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486 F.3d 844 (2007)
TEXAS INDUSTRIES, INC., Plaintiff-Appellee,
No. 06-10681.
United States Court of Appeals, Fifth Circuit.

May 11, 2007.

845*845 Michael Anthony Miller, Josh Paul Norrell, Miller & McCarthy, Dallas, TX, for Plaintiff-Appellee.
Thomas Hal Cook, Zelle, Hofmann, Voelbel, Mason & Gette, Dallas, TX, for Defendant-Appellant.
Before JONES, Chief Judge, and BENAVIDES and STEWART, Circuit Judges.

BENAVIDES, Circuit Judge:
Before the court is an appeal of the district court’s grant of summary judgment in favor of Texas Industries, Inc. (“TXI”), denial of summary judgment in favor of Factory Mutual Insurance Co. (“Factory Mutual”), and denial of Factory Mutual’s motion to reconsider. There is only one disputed issue: the proper calculation of the insurance deductible. We affirm.
The facts are not in dispute. The plaintiff, TXI, has a cement manufacturing plant with five kilns. TXI obtained property damage and business interruption insurance from the defendant, Factory Mutual. TXI started a previously-planned maintenance outage on Kiln No. 5 on January 5, 2003, which was to last until January 16, 2003. On January 7, 2003, a fire damaged Kiln No. 5, but had no effect on the other kilns. As a result of this fire, production was interrupted until January 30, 2003, and full production did not resume 846*846 until February 3, 2003. There was a 23-day period in which Kiln No. 5 did not operate at all and a 4-day period in which partial operation occurred. Ten of the days without any operation were part of the previously-planned outage.
TXI submitted a business interruption insurance claim for its loss. The parties have stipulated that the total business interruption loss actually suffered by TXI was $3,916,905. The deductible is subtracted from the amount of loss suffered in order to determine the amount of insurance proceeds to which TXI is entitled. The proper calculation of this deductible is the sole issue before the court.
The policy at issue has a deductible for business interruption claims in the amount of “15 Day’s Value Time Element of the Objects Experiencing the Loss or Damage.” Factory Mutual’s calculation of this deductible yields a deductible of $4,084,323, which is greater than the actual loss suffered by TXI. Factory Mutual accordingly refused to pay for TXI’s business interruption claim. TXI calculated a deductible of $2,571,444, which is significantly less than the actual loss suffered. TXI therefore filed suit seeking the difference between its deductible figure and the actual loss, namely $1,345,461, as well as costs and interest.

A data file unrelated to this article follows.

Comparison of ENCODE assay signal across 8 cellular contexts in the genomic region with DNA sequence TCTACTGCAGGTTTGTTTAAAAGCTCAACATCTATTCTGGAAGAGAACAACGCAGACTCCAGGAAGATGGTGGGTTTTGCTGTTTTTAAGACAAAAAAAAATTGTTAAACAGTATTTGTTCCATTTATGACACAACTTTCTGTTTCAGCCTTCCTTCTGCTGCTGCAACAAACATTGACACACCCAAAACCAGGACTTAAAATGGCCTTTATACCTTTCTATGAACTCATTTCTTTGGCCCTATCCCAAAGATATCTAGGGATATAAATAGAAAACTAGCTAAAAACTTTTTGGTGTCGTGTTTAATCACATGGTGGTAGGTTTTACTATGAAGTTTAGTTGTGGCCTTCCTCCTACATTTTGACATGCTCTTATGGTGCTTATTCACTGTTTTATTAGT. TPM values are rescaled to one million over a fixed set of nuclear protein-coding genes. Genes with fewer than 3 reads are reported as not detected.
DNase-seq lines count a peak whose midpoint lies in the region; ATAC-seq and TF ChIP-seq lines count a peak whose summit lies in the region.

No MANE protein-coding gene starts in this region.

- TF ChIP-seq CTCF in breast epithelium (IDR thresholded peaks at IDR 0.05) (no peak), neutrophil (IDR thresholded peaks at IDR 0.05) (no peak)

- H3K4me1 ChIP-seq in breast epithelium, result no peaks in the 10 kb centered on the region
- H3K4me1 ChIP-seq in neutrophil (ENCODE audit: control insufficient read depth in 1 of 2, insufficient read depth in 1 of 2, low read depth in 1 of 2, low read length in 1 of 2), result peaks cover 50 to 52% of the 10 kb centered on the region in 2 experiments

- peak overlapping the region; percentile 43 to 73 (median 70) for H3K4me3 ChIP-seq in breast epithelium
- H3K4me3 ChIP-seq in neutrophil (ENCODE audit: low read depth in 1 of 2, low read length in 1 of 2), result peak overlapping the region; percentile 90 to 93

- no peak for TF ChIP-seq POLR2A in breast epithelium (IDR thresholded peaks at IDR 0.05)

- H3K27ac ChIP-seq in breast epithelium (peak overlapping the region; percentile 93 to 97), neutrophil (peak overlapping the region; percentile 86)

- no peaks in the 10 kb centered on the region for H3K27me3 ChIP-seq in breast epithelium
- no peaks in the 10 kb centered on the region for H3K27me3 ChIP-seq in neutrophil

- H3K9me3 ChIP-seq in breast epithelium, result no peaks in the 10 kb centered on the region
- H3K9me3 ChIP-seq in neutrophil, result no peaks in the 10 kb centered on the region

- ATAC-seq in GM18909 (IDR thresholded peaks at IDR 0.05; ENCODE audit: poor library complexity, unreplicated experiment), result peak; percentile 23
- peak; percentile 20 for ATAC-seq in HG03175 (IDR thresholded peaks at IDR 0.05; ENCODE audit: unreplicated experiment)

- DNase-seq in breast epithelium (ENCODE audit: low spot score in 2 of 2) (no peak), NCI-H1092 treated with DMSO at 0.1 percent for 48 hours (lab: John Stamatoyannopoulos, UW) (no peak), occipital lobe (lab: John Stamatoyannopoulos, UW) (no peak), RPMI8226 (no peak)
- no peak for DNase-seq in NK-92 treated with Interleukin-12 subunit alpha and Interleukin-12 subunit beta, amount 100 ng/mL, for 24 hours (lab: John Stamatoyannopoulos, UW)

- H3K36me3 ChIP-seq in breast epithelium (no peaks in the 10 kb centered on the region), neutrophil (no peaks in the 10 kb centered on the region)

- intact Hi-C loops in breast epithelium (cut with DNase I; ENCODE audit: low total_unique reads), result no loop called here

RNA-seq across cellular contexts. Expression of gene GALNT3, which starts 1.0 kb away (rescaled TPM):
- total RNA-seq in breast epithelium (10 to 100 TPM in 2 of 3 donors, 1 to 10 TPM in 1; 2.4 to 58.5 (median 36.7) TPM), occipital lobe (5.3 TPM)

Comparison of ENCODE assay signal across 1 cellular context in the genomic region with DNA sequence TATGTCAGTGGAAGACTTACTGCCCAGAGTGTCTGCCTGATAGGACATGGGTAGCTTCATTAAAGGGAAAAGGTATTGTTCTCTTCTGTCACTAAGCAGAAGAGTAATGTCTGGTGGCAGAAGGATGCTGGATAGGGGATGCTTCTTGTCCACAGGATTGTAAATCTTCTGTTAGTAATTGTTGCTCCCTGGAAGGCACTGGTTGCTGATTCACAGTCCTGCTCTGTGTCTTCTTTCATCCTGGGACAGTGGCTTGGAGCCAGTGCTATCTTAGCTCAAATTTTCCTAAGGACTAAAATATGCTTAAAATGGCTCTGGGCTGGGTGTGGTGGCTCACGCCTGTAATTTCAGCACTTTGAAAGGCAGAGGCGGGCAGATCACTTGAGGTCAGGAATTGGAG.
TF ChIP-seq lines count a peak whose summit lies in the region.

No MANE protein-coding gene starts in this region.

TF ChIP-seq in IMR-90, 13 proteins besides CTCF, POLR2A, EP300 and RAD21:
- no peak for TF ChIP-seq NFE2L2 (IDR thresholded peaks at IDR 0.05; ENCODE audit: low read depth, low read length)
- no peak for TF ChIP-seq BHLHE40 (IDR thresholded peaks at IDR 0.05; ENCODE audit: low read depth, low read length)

Both TXI and Factory Mutual filed motions for summary judgment. The district court granted TXI’s motion for summary judgment, and awarded TXI damages in the amount of $1,345,461 plus costs and interest. Factory Mutual filed a motion to reconsider that the district court denied. Factory Mutual timely appealed.
We review the district court’s grant of summary judgment de novo. Shell Offshore Inc. v. Babbitt, 238 F.3d 622, 627 (5th Cir.2001). “Summary judgment is appropriate if the record shows `that there is no genuine issue as to any material fact and the moving party is entitled to judgment as a matter of law.'” Id. (quoting FED.R.CIV.P. 56(c)).
In diversity cases, such as this one, federal courts look to the substantive law of the forum state. See Erie R.R. Co. v. Tompkins, 304 U.S. 64, 78, 58 S.Ct. 817, 82 L.Ed. 1188 (1938); see also Farrell Constr. Co. v. Jefferson Parish, 896 F.2d 136, 140 (5th Cir.1990). Texas contract interpretation law indicates that “[i]f policy language is worded so that it can be given a definite or certain legal meaning, it is not ambiguous and we construe it as a matter of law.” Am. Mfrs. Mut. Ins. Co. v. Schaefer, 124 S.W.3d 154, 157 (Tex.2003). “Whether a contract is ambiguous is itself a question of law.” Id. The fact that the parties offer different contract interpretations does not create an ambiguity. See id. “An ambiguity exists only if the contract language is susceptible to two or more reasonable interpretations.”
“When construing the policy’s language, we must give effect to all contractual provisions so that none will be rendered meaningless.” Id. (internal citation omitted). Finally, when an insurance policy can be given multiple reasonable interpretations, “[i]t is a settled rule that policies of insurance will be interpreted and construed liberally in favor of the insured and strictly against the insurer.” Kelly Assocs., Ltd. v. Aetna Cas. & Sur. Co., 681 S.W.2d 593, 596 (Tex.1984) (noting that this rule is “especially so when dealing with exceptions and words of limitation”); see also Am. States Ins. Co. v. Bailey, 133 F.3d 363, 369 (5th Cir.1998) (“Exceptions and limitations in an insurance policy are strictly construed against the insurer.”).